I lose track of the amount of software and apps we use at FocusOnStyle.com, which is very content heavy, but the list seems endless sometimes. Off the top of my head, the desktop software that I consider my “can’t live withouts” are Google Calendar, Google Drive, Google Docs, Infusionsoft, WordPress, Canva, PhotoShop, PicMonkey, Meet Edgar, Vimeo, Leadpages, SoundCloud, Acuity, Instant Teleseminar, Quick Time, Dropbox, and Wishlist Member for our programs. We go back and forth with Basecamp and Trello, but sometimes a Doc to cross off or an old-fashioned written to-do list is more effective than futzing around in PM software.

 

WHAT DO YOU TO GET INSPIRED?

I’m a very visual person and lucky enough to live in one of the most stimulating cities, so I take to the streets of New York to get inspired. Sometimes it’s just the nuance of something you see in a store window, on a person, in a museum, a movie, the general buzz, architecture, or nature that triggers a flow of new ideas and different viewpoints. I also believe in living and working in an environment that inspires you. For me, my immediate surroundings must be beautiful and interesting so I’m heavy into the design of my homes and office. Afterall, that’s what you see every day so it may as well get your juices going.

 

WHAT’S YOUR FAVORITE PIECE OF WRITING OR QUOTE?

One of my favorite quotes is Diana Vreeland’s “the eye has to travel,” every well-composed visual has to tell a story that keeps the eye moving in the most intriguing way. Then, of course, there’s my book, StyleWORD: Fashion Quotes For Real Style that’s the ultimate cheat sheet to upgrade your look with beauty tips, style snippets, and fashion quotes for solid image advice and motivation to elevate your everyday chic style whether you need introductory stylist advice or a wardrobe refresher.

 

WHAT IS THE MOST INTERESTING/INNOVATIVE THING YOU HAVE SEEN ON ANOTHER OUTLET OTHER THAN YOUR OWN?

There’s no doubt that the power of a smartphone, a great personality, and a captivating slice of life spearhead some of the most interesting/innovative trends. I’m fascinated by the organic way Trinny Woodall did her launch for her new Trinny London makeup line with live phone videos that were a mix of madcap and informative and mostly shot in her bathroom. It’s incredible how much engagement, community, and brand loyalty you can develop from just a smartphone. Chalene Johnson continues to be the queen of engaging smartphone lives — she even filmed a good part of her PiYo TV infomercial on a smartphone.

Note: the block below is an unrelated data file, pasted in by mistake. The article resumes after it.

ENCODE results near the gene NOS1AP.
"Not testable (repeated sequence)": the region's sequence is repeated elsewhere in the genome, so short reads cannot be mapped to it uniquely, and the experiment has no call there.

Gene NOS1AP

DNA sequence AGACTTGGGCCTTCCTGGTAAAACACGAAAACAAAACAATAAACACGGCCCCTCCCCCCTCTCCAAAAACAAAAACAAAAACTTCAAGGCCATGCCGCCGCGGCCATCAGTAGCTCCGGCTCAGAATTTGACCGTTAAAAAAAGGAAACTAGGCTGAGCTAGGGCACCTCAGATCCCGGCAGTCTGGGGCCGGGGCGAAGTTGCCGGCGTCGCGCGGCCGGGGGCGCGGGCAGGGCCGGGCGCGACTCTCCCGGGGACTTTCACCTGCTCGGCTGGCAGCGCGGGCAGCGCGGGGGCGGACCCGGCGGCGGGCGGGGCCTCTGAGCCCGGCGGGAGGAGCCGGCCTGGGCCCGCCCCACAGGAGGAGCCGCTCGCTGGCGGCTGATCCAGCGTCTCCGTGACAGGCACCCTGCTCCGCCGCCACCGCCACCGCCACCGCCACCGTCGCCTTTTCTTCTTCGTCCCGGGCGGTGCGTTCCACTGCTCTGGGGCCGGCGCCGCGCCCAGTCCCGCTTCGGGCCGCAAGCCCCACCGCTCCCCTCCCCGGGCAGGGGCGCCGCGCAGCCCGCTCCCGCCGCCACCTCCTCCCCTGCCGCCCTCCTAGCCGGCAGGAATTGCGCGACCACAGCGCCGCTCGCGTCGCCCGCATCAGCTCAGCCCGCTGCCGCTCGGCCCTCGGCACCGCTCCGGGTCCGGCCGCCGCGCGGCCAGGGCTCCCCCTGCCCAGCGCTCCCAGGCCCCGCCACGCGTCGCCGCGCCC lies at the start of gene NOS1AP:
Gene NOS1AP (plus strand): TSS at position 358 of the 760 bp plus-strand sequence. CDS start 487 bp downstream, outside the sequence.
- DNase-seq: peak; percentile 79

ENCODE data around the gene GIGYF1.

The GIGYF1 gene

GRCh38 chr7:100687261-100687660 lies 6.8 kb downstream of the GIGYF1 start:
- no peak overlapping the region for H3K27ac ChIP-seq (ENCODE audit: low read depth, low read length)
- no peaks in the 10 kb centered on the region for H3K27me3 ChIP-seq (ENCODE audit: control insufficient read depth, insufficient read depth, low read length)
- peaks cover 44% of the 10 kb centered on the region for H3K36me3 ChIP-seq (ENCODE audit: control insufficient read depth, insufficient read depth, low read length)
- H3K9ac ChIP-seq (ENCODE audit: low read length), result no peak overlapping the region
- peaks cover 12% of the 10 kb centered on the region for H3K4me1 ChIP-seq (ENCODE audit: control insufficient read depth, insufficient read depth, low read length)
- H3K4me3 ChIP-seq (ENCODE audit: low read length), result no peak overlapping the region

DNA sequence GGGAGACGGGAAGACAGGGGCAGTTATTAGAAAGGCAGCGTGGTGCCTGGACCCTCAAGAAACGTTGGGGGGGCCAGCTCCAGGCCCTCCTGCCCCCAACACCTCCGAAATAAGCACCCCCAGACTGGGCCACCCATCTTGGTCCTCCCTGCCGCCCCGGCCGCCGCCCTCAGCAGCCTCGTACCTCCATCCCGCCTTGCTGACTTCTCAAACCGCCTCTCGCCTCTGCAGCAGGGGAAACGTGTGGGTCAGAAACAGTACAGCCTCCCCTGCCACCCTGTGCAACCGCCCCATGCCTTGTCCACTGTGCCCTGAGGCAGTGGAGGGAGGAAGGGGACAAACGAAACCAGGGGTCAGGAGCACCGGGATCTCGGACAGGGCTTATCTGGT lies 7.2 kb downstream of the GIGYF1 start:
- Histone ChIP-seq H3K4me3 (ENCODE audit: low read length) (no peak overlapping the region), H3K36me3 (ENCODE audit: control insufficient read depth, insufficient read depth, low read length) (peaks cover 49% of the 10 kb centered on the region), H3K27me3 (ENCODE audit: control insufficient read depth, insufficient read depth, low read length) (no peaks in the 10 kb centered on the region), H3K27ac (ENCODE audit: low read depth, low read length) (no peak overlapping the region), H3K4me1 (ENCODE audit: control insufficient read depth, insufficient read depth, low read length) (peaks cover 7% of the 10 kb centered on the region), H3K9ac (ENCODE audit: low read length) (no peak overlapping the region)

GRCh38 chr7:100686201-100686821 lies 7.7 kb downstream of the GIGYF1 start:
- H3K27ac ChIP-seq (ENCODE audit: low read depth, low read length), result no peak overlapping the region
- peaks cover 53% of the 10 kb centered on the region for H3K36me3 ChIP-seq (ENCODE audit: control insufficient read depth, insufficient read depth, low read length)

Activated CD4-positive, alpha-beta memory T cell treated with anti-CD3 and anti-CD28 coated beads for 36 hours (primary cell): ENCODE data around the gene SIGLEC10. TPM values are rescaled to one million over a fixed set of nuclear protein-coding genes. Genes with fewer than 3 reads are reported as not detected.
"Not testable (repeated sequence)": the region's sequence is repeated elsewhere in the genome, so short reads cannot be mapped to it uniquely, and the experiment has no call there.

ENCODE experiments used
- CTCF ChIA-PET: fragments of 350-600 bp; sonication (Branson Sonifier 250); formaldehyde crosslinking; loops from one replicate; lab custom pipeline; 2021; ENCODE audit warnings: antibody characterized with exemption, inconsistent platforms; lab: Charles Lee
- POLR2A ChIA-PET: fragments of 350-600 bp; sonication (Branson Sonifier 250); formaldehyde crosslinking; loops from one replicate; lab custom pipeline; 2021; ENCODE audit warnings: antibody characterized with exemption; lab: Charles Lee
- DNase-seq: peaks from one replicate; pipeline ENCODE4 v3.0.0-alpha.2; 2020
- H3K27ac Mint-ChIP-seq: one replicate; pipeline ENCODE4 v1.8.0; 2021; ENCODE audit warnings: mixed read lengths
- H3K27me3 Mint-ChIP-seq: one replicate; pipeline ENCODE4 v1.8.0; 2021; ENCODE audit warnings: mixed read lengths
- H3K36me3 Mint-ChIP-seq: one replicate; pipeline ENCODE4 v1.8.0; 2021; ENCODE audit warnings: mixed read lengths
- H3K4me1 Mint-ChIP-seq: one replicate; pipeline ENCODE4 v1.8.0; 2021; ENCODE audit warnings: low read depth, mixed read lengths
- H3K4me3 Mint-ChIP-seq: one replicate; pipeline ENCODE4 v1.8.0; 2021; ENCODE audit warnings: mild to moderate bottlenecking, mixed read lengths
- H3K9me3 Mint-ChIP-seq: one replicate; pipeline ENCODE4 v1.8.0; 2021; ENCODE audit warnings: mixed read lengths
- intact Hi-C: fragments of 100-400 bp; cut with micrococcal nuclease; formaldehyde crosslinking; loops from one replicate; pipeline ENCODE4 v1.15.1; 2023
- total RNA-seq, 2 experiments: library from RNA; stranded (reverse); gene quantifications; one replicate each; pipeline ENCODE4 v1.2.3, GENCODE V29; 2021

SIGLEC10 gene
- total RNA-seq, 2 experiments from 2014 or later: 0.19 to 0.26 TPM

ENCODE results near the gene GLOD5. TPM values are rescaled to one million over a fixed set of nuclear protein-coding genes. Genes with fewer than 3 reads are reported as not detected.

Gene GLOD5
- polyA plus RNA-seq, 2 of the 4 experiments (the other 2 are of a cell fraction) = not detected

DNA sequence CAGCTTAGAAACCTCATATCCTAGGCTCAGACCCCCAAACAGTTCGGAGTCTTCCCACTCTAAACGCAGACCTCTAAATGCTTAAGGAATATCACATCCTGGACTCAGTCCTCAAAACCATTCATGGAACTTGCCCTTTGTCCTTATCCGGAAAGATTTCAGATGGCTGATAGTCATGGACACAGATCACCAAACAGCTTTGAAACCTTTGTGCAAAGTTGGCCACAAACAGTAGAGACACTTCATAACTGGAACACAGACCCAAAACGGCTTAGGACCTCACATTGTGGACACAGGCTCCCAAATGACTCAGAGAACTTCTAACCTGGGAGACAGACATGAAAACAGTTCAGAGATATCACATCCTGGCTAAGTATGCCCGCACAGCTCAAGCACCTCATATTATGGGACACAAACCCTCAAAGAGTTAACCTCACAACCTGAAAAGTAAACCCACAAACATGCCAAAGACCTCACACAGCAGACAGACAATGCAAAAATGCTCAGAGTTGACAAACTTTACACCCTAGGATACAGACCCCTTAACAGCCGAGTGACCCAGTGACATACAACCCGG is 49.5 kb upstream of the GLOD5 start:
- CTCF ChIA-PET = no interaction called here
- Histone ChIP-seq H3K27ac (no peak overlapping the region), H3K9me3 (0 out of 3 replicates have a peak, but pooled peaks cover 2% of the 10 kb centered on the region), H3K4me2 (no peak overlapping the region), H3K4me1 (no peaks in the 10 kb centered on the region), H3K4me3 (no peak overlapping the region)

WHAT IS THE PROBLEM THAT YOU’RE PASSIONATELY TACKLING AT THE MOMENT?

They didn’t teach me about style in business school, but I made a three-decade career out of style from so many different vantage points. I’m passionate about helping fellow entrepreneurs be seen as a success so they can make the money to have the life they love on their terms. As I started to work with more entrepreneurs, coaches, and people transitioning from their old jobs to launching a business where they are the face of their brand, I noticed how difficult it was for so many otherwise savvy and smart people to stand out in a crowded market. They were cherry-picking all the business tactics that they could glom onto but avoiding the obvious — their visual message. And avoiding that alone can be like shooting yourself in the foot when we live in a time where visual positioning is the new currency.